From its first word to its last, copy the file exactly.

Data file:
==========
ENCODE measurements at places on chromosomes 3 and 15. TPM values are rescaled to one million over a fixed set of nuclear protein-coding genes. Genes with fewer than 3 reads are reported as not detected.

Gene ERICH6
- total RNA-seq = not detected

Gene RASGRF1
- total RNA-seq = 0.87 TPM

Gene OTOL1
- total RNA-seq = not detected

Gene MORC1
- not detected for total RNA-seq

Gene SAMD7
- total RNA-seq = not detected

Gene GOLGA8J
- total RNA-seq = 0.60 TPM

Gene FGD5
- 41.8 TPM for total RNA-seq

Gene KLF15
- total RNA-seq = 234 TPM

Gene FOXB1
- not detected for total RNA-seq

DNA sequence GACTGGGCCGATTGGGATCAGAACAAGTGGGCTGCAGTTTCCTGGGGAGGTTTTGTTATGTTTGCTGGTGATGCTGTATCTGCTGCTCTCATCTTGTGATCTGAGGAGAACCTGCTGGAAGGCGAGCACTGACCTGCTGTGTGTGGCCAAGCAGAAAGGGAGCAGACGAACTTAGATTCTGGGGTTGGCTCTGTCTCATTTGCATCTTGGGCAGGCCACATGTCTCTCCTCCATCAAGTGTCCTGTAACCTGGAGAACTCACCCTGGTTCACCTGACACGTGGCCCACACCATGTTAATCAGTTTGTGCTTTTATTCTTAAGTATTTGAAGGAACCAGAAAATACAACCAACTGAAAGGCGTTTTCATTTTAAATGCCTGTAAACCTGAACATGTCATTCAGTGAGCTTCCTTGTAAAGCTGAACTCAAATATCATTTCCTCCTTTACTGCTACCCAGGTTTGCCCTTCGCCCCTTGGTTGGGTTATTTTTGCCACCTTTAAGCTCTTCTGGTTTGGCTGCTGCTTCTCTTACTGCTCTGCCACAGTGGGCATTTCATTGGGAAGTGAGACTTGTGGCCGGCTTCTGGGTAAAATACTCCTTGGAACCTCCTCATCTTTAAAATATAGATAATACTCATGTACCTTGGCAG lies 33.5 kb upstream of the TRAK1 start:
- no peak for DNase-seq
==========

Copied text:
ENCODE measurements at places on chromosomes 3 and 15. TPM values are rescaled to one million over a fixed set of nuclear protein-coding genes. Genes with fewer than 3 reads are reported as not detected.

Gene ERICH6
- total RNA-seq = not detected

Gene RASGRF1
- total RNA-seq = 0.87 TPM

Gene OTOL1
- total RNA-seq = not detected

Gene MORC1
- not detected for total RNA-seq

Gene SAMD7
- total RNA-seq = not detected

Gene GOLGA8J
- total RNA-seq = 0.60 TPM

Gene FGD5
- 41.8 TPM for total RNA-seq

Gene KLF15
- total RNA-seq = 234 TPM

Gene FOXB1
- not detected for total RNA-seq

DNA sequence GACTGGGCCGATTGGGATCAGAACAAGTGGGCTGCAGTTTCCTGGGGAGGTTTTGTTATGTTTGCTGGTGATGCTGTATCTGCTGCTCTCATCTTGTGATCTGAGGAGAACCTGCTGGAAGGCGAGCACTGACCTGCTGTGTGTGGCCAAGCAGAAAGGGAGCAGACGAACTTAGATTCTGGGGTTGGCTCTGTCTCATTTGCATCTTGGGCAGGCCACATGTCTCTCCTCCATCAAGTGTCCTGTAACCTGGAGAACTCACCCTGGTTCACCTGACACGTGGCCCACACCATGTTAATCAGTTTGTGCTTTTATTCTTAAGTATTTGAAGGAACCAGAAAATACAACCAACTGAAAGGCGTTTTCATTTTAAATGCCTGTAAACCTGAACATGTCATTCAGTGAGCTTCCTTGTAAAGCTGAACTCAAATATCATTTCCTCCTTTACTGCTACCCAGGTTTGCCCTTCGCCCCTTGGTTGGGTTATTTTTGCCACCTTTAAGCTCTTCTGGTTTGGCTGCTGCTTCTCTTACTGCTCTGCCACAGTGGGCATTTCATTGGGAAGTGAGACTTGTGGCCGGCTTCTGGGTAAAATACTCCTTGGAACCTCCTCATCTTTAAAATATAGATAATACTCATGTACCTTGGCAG lies 33.5 kb upstream of the TRAK1 start:
- no peak for DNase-seq